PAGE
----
Seminar 23rd January 2017

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Presenters:

Miriam Ricci.  Senior Research Fellow, University of the West of England. “Urban mobility and social justice: lessons from a disadvantaged periphery in Bristol (UK)”

[Download Miriam’s presentation here]

The presentation considers the nexus between urban mobility and the everyday experiences of a cross-section of residents of a in a disadvantaged urban periphery in one of the wealthiest cities of the UK: Bristol. This qualitative research study, carried out in 2014 and funded by the University of the West of England through an early career research grant scheme, explored the mobility practices, constraints and aspirations of socially disadvantaged and geographically isolated Bristol residents. By reflecting on the research findings, I illustrate and analyse the persisting challenges associated with promoting social inclusion, equity and sustainable urban mobility, in a context where increasing levels of social inequalities including in the provision of transport are still a major problem for some communities. The presentation reflects on how the ‘sustainable mobility’ policy discourse and its practical delivery processes in the UK can reproduce geographies of inequality in urban communities, and discusses how these could be tackled.

 

Emilia SmedsDoctoral Researcher, Urban Governance, UCL. “Sustainable mobility, behaviour change discourses and justice: a social practice theory critique in the context of travel to school in Outer London”

[Download Emilia’s presentation here]

Current UK transport policy in relation to behaviour change is characterised by a strong focus focus on attitudes and mode choice, which policy tries to address using ‘soft’ policy measure. Primary research on travel to primary school in the London Borough of Ealing is presented to demonstrate how mode choice is still severely constrained for many parents due to lacking infrastructure provision. The findings support Elizabeth Shove’s (2010) critique of the ‘Attitude, Behaviour, Choice’ framework for understanding individual behaviour, and highlighting the unjust individualisation of responsibility that government behaviour change discourses often entail.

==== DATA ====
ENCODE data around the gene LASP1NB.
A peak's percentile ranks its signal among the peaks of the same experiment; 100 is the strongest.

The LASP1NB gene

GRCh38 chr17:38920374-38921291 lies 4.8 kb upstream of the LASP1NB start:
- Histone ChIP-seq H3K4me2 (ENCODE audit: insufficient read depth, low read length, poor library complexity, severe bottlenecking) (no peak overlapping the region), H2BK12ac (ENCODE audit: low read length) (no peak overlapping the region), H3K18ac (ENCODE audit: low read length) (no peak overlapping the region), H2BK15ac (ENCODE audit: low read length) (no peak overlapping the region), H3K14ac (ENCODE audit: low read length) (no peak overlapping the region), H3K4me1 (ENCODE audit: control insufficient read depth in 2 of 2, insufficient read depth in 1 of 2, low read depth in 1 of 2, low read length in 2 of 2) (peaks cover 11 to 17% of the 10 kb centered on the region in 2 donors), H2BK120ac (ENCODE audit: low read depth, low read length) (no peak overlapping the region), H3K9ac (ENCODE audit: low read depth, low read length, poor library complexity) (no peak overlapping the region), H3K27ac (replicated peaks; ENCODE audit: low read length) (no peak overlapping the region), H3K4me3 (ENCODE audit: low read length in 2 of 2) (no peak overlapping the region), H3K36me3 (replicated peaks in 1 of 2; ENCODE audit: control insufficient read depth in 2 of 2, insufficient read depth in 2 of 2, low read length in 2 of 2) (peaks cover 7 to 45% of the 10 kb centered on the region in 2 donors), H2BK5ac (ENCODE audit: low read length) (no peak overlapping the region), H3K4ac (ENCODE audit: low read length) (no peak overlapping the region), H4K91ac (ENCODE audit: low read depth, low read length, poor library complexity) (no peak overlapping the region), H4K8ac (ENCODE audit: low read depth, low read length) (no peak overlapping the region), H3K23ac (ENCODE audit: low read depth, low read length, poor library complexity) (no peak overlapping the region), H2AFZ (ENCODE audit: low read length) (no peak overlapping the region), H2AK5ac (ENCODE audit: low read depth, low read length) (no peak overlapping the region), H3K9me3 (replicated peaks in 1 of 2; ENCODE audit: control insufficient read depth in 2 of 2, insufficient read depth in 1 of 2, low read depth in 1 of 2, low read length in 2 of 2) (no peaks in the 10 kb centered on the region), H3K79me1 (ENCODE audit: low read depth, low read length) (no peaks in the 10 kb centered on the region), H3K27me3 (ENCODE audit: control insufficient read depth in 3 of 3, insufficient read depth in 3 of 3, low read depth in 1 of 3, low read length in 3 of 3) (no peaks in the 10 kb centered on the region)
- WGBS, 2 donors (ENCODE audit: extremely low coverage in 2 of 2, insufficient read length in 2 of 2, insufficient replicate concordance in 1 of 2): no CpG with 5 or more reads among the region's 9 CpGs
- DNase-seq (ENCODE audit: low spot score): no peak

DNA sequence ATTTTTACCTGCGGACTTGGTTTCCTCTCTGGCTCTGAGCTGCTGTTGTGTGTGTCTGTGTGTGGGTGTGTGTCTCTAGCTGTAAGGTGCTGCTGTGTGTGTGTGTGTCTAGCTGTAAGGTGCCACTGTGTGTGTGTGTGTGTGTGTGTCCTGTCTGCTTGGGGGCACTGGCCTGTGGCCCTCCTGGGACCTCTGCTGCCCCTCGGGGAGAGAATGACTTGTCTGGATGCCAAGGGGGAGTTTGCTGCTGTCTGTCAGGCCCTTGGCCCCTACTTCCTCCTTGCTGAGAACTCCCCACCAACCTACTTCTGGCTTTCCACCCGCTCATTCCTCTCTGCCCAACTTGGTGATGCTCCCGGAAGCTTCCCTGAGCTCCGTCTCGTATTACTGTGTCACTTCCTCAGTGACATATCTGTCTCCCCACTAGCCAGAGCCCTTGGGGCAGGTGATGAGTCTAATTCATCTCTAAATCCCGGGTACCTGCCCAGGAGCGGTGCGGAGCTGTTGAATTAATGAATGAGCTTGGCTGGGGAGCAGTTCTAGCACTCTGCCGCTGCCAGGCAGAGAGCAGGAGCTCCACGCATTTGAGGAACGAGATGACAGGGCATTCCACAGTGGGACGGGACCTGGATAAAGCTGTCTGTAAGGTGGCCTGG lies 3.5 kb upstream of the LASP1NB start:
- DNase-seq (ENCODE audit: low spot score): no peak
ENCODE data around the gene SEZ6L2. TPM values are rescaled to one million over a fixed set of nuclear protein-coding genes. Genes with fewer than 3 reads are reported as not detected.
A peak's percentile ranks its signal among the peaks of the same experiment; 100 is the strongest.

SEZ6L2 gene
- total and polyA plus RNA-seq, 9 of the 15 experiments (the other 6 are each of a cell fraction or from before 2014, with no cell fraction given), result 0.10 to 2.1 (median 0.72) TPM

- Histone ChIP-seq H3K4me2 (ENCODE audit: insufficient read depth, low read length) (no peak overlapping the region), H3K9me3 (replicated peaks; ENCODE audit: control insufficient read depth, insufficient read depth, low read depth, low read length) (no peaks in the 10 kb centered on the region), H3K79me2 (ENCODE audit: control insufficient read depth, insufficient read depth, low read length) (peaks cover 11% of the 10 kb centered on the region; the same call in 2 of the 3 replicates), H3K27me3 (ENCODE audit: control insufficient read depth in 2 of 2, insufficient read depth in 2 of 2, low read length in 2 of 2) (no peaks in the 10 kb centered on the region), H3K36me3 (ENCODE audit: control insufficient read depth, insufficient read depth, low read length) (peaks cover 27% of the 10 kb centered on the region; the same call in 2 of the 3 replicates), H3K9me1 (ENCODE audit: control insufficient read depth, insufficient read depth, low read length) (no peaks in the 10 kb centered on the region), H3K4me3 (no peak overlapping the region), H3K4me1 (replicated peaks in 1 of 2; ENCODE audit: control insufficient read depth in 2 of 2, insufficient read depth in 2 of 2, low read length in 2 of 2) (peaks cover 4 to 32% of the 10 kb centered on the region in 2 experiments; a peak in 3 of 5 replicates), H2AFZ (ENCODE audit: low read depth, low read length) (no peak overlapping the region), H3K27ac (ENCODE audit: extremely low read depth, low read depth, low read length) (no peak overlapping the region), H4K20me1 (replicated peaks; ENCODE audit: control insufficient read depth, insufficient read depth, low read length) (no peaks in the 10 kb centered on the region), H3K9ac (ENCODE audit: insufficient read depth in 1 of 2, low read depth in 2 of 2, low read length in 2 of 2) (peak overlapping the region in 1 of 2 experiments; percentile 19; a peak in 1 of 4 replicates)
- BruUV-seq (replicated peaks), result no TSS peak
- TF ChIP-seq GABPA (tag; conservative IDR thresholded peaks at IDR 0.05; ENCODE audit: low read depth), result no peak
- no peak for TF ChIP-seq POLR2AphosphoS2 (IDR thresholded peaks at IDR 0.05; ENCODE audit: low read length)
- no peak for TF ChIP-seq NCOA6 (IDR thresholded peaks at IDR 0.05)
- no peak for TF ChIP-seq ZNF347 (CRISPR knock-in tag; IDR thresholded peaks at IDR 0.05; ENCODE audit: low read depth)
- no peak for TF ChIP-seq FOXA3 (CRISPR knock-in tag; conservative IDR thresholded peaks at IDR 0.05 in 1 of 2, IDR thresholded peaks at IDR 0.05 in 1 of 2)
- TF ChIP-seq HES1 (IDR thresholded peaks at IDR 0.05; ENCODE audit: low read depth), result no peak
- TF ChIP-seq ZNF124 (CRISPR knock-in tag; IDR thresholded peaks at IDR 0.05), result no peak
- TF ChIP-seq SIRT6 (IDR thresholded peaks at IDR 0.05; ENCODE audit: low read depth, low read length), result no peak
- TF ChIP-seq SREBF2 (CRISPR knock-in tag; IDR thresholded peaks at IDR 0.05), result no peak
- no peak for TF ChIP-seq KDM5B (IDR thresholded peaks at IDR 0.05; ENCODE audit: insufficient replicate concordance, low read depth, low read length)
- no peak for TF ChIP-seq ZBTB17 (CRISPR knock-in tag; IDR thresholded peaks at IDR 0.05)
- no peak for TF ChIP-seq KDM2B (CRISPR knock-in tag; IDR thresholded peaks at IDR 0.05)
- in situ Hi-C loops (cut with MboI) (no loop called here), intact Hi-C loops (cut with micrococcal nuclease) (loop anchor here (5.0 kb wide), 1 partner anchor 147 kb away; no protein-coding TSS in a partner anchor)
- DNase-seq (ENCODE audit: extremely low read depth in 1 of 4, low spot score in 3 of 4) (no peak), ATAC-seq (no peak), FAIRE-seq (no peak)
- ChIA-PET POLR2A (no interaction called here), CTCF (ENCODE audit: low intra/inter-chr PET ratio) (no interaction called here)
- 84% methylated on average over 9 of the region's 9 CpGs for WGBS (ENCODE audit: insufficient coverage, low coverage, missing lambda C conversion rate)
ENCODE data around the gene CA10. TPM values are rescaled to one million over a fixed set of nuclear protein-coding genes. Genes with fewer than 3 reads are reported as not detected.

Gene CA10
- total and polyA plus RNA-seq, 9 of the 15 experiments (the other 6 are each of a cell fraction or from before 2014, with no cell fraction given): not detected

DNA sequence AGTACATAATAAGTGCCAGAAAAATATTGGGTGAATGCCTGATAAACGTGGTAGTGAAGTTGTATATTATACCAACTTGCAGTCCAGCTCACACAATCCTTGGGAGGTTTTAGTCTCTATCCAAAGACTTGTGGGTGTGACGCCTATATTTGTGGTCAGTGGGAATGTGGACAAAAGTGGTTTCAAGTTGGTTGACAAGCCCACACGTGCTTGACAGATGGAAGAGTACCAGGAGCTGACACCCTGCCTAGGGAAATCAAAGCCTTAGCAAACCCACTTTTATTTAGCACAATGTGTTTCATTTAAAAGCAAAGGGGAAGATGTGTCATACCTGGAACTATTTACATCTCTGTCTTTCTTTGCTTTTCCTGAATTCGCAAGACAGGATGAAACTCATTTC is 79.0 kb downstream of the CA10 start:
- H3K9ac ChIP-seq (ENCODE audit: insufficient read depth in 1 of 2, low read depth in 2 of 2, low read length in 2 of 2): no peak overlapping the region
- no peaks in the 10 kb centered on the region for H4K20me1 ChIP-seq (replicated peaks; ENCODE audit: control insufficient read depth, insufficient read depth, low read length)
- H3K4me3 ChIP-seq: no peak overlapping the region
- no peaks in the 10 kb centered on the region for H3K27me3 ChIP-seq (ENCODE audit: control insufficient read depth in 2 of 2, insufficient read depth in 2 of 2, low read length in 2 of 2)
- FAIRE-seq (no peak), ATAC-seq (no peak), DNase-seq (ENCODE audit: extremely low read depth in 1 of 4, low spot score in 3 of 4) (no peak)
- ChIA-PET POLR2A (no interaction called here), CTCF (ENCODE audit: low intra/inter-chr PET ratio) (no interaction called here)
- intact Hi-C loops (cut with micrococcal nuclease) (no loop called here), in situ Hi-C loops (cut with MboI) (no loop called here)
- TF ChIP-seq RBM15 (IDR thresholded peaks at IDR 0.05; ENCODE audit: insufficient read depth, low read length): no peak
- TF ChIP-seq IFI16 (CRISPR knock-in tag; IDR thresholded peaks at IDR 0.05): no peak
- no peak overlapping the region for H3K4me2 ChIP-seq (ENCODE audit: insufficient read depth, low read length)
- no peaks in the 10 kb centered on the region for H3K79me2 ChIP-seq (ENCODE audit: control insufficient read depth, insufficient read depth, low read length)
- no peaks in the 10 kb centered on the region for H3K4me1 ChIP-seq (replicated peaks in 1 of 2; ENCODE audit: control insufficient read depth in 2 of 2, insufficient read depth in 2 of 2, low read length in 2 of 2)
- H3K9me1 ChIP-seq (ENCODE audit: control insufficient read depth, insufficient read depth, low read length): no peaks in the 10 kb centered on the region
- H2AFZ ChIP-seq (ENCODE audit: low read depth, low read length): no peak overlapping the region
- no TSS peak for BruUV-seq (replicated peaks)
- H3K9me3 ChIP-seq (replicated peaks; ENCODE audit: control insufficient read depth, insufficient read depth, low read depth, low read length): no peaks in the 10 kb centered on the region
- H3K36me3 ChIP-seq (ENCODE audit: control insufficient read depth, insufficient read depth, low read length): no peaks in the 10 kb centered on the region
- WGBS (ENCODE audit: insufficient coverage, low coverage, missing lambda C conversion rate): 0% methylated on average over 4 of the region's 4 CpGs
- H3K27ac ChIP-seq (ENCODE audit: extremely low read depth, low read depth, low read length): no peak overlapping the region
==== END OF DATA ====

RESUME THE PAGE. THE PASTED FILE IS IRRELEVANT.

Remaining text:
Nicole Badstuber, PhD Researcher CEGE, UCL. “Mapping the governance of Transport in London and NY”

[Download Nicole’s presentation here]

Working on the Policy and Governance strand of the EPSRC sponsored research programme ‘Transforming the Engineering of Cities to Deliver Societal and Planetary Wellbeing’. Further details http://gow.epsrc.ac.uk/NGBOViewGrant.aspx?GrantRef=EP/J017698/1.

James Gleave. Transport Strategy, Innovation, Foresight, and Application. “Mobility as a Service and Placemaking”

[Download James’ presentation here]

The central thesis of it being that as new technologies emerge like Mobility as a Service, it needs to be done in an open and collaborative manner. This is important to apply in placemaking as these open technologies can be used by communities to make their places better and more just. For instance, using open data to map air pollution.

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